Duqu hackers scrub evidence from command servers, shut down spying op

Delete all files and logs just days after researchers revealed botnet's existence

The hackers behind the Duqu botnet have shut down their snooping operation, a security researcher said today.

The 12 known command-and-control (C&C) servers for Duqu were scrubbed of all files on Oct. 20, 2011, according to Moscow-based Kaspersky Lab.

That was just two days after rival antivirus firm Symantec went public with its analysis of Duqu, a Trojan horse-based botnet that many security experts believe shared common code and characteristics with Stuxnet, the super-sophisticated worm that last year sabotaged Iran's nuclear program.

Duqu was designed, said Symantec and Kaspersky, by advanced hackers, most likely backed by an unknown country's government. Unlike Stuxnet, it was not crafted to wreak havoc on uranium enrichment centrifuges, but to scout out vulnerable installations and computer networks as a lead-in to the development of another worm targeting industrial control systems.

"I think this part of the [Duqu] operation is now closed." said Roel Schouwenberg, a Kaspersky senior researcher, in an emailed reply to questions today. "[But] that's not to say a new/modified operation may be under way."

Earlier Wednesday, another Kaspersky expert posted an update on the company's investigation into Duqu that noted the Oct. 20 hackers' house-cleaning.

According to Kaspersky, each Duqu variant -- and it knows of an even dozen -- used a different compromised server to manage the PCs infected with that specific version of the malware. Those servers were located in Belgium, India, the Netherlands and Vietnam, among other countries.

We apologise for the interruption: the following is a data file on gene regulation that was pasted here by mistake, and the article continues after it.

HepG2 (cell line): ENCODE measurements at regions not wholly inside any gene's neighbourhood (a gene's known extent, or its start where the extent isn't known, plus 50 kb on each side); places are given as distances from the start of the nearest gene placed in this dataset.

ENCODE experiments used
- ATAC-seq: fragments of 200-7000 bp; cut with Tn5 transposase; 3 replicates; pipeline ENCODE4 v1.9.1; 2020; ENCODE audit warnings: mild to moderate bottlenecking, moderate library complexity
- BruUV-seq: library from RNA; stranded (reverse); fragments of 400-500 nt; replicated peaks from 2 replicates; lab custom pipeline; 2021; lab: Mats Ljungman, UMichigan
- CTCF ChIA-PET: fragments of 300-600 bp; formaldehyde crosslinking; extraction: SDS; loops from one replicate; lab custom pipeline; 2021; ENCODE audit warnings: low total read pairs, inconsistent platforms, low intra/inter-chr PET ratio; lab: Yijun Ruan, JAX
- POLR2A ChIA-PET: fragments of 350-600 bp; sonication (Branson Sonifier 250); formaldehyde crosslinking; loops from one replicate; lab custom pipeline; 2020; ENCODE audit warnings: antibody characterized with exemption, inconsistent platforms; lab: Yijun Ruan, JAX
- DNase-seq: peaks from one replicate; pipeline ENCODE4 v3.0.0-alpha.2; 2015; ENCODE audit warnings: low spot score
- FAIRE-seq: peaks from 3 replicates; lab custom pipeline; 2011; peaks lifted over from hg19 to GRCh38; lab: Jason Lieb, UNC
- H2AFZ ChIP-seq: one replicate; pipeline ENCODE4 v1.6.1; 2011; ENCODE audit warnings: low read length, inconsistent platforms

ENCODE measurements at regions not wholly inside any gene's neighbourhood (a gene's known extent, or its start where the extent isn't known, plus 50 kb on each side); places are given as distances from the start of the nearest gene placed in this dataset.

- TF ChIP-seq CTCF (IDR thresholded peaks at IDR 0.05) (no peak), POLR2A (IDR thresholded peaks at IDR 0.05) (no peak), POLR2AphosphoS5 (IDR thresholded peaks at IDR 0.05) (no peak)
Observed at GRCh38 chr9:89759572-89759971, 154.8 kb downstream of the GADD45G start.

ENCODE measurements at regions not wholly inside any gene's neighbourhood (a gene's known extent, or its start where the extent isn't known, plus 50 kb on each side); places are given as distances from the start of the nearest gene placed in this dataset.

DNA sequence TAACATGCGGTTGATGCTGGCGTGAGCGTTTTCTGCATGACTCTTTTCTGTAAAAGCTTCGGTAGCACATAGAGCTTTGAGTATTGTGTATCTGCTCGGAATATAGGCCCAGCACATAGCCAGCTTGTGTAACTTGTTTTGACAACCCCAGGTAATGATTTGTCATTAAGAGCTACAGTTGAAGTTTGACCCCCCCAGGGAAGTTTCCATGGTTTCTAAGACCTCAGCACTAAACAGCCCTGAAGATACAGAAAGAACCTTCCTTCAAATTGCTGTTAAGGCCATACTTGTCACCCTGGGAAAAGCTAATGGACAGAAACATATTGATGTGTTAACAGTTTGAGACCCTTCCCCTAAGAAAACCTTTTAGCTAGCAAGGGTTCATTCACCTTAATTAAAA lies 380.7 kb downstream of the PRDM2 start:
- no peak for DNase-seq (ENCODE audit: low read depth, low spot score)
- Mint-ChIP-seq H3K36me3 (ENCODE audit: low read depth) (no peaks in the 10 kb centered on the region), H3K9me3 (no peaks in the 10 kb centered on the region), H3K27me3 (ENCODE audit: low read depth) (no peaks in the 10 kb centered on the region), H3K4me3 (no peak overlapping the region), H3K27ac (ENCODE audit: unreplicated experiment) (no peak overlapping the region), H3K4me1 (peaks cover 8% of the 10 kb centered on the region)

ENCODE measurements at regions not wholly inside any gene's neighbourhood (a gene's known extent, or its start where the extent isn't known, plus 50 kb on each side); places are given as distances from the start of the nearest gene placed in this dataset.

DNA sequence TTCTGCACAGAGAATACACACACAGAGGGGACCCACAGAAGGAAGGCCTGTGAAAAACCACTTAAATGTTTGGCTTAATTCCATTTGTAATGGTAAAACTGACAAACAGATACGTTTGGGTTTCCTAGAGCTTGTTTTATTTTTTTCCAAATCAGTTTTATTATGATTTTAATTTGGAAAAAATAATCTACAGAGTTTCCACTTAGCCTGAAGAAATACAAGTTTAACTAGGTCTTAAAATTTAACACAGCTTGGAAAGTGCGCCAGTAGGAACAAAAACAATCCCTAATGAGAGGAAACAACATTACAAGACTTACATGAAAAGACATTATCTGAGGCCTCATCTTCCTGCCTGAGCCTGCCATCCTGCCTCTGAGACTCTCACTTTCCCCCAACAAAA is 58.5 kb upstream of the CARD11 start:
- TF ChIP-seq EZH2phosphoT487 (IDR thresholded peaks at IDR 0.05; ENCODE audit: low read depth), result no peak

"The attackers wiped every single server they had used as far back as 2009," Kaspersky said, referring to the Oct. 20 cleaning job.

The hackers not only deleted all their files from those systems, but double-checked afterward that the cleaning had been effective, Kaspersky noted. "Each [C&C server] we've investigated has been scrubbed," said Schouwenberg.

Kaspersky also uncovered clues about Duqu's operation that it has yet to decipher.

The attackers quickly updated each compromised server's version of OpenSSH -- for Open BSD Secure Shell, an open-source toolkit for encrypting Internet traffic -- to a newer edition, replacing the stock 4.3 version with the newer 5.8.

Although there have been reports that OpenSSH contains an unpatched, or "zero-day," vulnerability -- perhaps exploited by the Duqu hackers to hijack legitimate servers for their own use -- Kaspersky eventually rejected that theory, saying it was simply "too scary" to contemplate.

Even so, it was one of two reasons Schouwenberg proposed for the fast update to OpenSSH 5.8.

"The logical assumption here is that we're looking at possibly a vulnerability in the older version and/or an added feature in the new version that's of use to the attacker," said Schouwenberg.

By updating OpenSSH from the possibly-vulnerable OpenSSH 4.3, the Duqu developers may have intended to ensure that other criminals couldn't steal their stolen servers.

Iran, which last year acknowledged some systems, including ones in its nuclear facilities, had been infected with Stuxnet, two weeks ago admitted Duqu had also wiggled its way onto PCs in the country.

Duqu has been traced to attacks in several countries other than Iran, including the Sudan, and may have been under construction since August 2007.

Gregg Keizer covers Microsoft, security issues, Apple, Web browsers and general technology breaking news for Computerworld. Follow Gregg on Twitter at @gkeizer, on Google+ or subscribe to Gregg's RSS feed . His e-mail address is gkeizer@computerworld.com.

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